Providing a Safe Home


Just as you would make sure your home is safe for a toddler, you need to be sure your home is safe for your new family member. Although cats generally seem to have a lot of common sense, that certainly does not apply to kittens or to all cats, either. Take a good look around and try to think like a cat. In the meantime, here are a few suggestions.


Hiding:


Cats that are scared, curious or even just contrary may run into fireplace openings and run up the chimneys. They will come down eventually, but you will save yourself a lot of anxiety by ensuring that the flue is closed. Kittens can go down the smallest holes, for example, by the pipes leading to your sink, air ducts, under fridges & dishwashers. Please, take a moment to look around and kitten proof.

Look for any holes, even in cupboards and be sure they are SECURELY blocked. When a kitten is tucked away snoozing in a secret place, somehow they don't hear your voice and you will ensure your kitten's safety and save yourself many anxious hours by kitten proofing your home.


Escaping:


Cats are escape artists. Houdini must have had a cat! They can get through impossibly small places and are faster than the speed of light. Windows and doors need screens and to be carefully watched. If no screens, do not EVER open windows unless, even if you are high up or the open window is six feet from the floor.

Don't assume your cat can't get up there. If you are opening it just a "smidge", be sure it is locked at that location. Cats are amazingly strong for their size especially if frightened and can push open very large windows. Be sure screens are secure. If you have a very quick, sneaky kitty, post a note reminding family to be alert when entering or exiting. Don't be fooled by the casual saunter, because they are watching your every move. Cats have a very human characteristic in that if you don't want them to go there, it's got to be better. Because your cat wants to investigate what is on the other side of the door or window doesn't mean they are unhappy with their life inisde. It means they are curious about what's out there. They will be happier inside alive with you than as roadkill or a coyote snack.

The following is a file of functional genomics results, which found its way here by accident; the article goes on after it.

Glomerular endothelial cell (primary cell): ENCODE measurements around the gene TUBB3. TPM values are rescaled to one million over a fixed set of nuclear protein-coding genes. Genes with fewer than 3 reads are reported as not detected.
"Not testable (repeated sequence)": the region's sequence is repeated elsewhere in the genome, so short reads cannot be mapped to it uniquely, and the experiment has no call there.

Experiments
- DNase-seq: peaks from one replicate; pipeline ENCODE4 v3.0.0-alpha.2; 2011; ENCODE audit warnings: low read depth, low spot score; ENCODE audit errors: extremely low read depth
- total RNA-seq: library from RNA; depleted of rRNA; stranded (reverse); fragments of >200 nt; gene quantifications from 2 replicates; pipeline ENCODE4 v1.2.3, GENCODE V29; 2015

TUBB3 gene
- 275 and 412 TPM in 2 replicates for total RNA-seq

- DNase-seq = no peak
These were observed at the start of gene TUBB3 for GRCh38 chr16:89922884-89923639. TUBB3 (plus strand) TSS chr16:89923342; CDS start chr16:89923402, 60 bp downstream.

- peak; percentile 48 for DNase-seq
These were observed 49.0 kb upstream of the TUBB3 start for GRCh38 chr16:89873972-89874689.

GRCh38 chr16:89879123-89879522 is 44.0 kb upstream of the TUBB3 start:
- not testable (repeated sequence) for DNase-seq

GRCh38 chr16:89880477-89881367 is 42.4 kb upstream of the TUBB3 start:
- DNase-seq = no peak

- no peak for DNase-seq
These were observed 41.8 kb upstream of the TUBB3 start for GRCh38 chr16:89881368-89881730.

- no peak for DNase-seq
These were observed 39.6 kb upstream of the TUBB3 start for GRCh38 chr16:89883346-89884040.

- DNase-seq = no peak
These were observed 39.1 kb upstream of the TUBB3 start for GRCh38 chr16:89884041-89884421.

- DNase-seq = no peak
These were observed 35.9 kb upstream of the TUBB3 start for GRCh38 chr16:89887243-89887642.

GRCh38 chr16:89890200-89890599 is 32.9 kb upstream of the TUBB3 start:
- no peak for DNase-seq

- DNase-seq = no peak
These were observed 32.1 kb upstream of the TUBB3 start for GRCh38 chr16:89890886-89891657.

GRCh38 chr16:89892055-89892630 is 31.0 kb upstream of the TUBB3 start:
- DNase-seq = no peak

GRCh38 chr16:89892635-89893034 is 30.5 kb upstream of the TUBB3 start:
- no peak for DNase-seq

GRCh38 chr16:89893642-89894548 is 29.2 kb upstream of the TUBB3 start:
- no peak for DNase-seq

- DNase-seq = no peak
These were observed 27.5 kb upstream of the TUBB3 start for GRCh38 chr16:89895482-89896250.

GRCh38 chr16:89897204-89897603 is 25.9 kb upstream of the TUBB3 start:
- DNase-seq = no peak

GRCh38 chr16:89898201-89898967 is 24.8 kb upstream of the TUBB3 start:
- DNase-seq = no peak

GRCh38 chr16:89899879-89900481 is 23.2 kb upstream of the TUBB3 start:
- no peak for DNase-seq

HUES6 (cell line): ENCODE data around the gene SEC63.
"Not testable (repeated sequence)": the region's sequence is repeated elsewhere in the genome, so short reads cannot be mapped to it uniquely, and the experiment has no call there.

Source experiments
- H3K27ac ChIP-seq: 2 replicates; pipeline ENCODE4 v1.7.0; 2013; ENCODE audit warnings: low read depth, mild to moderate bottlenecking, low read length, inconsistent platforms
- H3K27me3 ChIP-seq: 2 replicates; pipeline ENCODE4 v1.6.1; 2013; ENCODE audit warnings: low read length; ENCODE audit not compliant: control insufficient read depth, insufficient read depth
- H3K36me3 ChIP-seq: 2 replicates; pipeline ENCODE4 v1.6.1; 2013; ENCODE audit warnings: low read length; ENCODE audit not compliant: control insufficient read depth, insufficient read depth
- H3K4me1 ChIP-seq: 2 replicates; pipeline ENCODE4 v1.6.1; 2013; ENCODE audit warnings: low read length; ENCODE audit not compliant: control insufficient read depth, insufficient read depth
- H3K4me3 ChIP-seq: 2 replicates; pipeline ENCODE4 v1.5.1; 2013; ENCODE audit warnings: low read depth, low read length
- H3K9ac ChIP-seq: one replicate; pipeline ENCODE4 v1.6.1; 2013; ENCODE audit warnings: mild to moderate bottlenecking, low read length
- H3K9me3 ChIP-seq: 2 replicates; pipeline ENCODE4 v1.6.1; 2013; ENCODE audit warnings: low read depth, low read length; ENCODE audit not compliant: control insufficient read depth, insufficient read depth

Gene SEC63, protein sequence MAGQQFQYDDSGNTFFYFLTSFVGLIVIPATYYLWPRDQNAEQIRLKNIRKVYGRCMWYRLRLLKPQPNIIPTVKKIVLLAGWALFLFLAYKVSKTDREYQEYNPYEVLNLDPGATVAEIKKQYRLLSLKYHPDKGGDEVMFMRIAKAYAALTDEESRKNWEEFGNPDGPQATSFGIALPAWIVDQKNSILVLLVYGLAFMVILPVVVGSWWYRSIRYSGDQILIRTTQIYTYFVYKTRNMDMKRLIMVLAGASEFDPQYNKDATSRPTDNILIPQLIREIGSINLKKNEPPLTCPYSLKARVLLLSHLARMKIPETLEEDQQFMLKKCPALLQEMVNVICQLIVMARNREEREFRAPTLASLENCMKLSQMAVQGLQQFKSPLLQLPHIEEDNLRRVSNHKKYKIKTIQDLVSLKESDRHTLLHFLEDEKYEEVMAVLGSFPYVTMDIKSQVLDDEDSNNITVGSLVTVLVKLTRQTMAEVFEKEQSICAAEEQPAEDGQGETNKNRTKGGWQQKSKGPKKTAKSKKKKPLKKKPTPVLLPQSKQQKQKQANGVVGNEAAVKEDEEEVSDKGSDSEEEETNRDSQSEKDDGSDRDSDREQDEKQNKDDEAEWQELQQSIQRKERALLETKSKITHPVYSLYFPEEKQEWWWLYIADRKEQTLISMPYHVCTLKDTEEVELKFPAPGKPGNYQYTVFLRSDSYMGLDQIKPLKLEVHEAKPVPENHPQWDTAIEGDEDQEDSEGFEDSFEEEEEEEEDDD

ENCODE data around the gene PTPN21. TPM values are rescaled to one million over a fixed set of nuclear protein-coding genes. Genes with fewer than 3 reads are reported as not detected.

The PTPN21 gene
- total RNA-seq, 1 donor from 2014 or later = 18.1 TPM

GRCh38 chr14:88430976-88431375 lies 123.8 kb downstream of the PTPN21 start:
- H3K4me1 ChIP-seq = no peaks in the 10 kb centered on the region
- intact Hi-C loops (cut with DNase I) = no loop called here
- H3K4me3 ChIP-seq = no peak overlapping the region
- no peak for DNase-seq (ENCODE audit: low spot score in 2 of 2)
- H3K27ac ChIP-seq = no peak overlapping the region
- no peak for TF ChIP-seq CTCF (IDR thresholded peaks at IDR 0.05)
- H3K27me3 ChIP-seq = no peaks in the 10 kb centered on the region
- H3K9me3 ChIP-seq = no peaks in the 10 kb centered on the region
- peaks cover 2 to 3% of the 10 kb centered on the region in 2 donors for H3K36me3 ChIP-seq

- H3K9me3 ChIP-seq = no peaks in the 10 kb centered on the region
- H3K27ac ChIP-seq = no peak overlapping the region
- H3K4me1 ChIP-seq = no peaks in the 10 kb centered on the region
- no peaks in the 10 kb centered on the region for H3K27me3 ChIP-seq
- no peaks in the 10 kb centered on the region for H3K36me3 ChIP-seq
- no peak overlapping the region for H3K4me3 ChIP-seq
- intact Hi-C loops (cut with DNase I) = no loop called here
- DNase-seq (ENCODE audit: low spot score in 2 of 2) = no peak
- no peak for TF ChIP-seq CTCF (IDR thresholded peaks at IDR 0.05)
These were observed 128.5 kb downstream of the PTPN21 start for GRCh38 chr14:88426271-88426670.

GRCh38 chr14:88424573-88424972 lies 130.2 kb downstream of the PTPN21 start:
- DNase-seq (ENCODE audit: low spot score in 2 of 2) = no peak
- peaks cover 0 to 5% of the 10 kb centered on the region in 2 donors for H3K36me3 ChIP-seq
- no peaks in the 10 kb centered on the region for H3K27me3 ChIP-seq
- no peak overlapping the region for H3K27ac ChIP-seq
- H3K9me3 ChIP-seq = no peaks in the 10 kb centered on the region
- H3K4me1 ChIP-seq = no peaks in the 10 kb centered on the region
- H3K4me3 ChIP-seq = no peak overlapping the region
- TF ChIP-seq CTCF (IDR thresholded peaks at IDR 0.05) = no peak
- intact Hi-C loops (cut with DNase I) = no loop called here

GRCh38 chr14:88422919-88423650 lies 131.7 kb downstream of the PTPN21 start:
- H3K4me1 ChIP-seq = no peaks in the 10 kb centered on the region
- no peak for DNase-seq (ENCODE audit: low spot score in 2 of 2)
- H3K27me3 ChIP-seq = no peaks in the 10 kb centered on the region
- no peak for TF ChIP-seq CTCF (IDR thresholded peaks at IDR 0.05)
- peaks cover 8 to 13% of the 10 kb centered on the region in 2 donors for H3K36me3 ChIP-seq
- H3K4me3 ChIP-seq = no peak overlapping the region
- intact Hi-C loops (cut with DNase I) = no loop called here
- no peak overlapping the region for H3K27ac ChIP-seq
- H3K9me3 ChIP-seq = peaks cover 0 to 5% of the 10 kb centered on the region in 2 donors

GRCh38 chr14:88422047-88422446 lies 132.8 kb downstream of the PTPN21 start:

Collars:


It's a good idea to put a collar on your cat just in case they do escape. A cat that has been indoors is even more ill-equipped to face the dangers of the outside world. Be sure to put your contact number and note that this is an indoor cat.


Please see our separate pages on:

Plants Toxic to Cats

Foods Toxic to Cats

Medications Toxic to Cats


Miscellaneous accidents:


Young, lively kittens can be a big danger to themselves. They can injure themselves critically or fatally: by tipping furniture over (bookshelves should be secured to not tip), dragging table cloths and subsequent heavy centerpieces onto themselves or each other. Cords from lamps, computers and especially blinds and other draperies are a huge temptation and danger to curious little paws and mouths. Hair elastics, tinsel or string can kill when ingested. To be safe, kittens should never have the run of the house unsupervised. Confine them to a small room at night or when you are not at home. This is also important for consistent litter training.


Clumping litter:


Clumping litter can be deadly to kittens (and none too good for adult cats) as it can be easily ingested and will turn into a rock hard substance in their intestinal tracts and can cause death. If your own cat uses this, please be sure your kitten does not use it. Yes, many kittens have used clumping litter and been fine, but why take a chance?

 
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